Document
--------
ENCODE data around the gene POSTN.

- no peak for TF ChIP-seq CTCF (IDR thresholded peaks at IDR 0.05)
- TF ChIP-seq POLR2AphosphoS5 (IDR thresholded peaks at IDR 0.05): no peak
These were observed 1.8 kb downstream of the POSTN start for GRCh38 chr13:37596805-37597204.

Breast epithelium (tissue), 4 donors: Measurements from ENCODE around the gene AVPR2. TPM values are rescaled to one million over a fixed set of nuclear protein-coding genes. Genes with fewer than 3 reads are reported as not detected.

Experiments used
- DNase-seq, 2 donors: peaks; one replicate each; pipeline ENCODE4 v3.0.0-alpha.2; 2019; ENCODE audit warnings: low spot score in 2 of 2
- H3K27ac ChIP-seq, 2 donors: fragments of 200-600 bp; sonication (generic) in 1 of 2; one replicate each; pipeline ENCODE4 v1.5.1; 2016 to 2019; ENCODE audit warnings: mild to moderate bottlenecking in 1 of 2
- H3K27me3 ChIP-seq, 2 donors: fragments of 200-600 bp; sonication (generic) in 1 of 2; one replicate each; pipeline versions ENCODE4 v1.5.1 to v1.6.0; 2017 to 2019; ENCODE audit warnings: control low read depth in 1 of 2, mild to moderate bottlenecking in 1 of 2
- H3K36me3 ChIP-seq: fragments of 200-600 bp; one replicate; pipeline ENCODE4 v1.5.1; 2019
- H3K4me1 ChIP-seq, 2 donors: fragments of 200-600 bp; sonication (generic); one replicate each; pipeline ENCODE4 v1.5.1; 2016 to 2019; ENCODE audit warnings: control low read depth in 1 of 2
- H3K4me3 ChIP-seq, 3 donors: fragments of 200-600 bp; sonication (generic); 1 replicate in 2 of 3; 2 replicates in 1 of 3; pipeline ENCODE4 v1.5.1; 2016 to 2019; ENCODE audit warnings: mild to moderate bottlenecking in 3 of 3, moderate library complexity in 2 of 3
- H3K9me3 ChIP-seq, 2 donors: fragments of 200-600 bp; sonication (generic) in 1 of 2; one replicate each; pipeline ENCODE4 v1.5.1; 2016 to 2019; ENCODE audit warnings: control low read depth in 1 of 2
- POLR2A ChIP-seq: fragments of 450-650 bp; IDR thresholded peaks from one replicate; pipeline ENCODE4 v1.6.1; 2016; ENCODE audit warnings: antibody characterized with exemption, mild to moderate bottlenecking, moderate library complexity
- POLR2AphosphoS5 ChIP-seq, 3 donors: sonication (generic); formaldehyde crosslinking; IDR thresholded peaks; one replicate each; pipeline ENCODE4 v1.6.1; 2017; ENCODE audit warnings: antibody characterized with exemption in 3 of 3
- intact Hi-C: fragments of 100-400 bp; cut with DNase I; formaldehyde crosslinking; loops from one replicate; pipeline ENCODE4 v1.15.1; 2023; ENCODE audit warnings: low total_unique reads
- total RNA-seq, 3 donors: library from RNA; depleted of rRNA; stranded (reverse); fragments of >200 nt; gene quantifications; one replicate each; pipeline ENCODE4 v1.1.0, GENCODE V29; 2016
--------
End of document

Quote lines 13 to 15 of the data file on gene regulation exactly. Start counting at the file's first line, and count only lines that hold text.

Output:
- H3K9me3 ChIP-seq, 2 donors: fragments of 200-600 bp; sonication (generic) in 1 of 2; one replicate each; pipeline ENCODE4 v1.5.1; 2016 to 2019; ENCODE audit warnings: control low read depth in 1 of 2
- POLR2A ChIP-seq: fragments of 450-650 bp; IDR thresholded peaks from one replicate; pipeline ENCODE4 v1.6.1; 2016; ENCODE audit warnings: antibody characterized with exemption, mild to moderate bottlenecking, moderate library complexity
- POLR2AphosphoS5 ChIP-seq, 3 donors: sonication (generic); formaldehyde crosslinking; IDR thresholded peaks; one replicate each; pipeline ENCODE4 v1.6.1; 2017; ENCODE audit warnings: antibody characterized with exemption in 3 of 3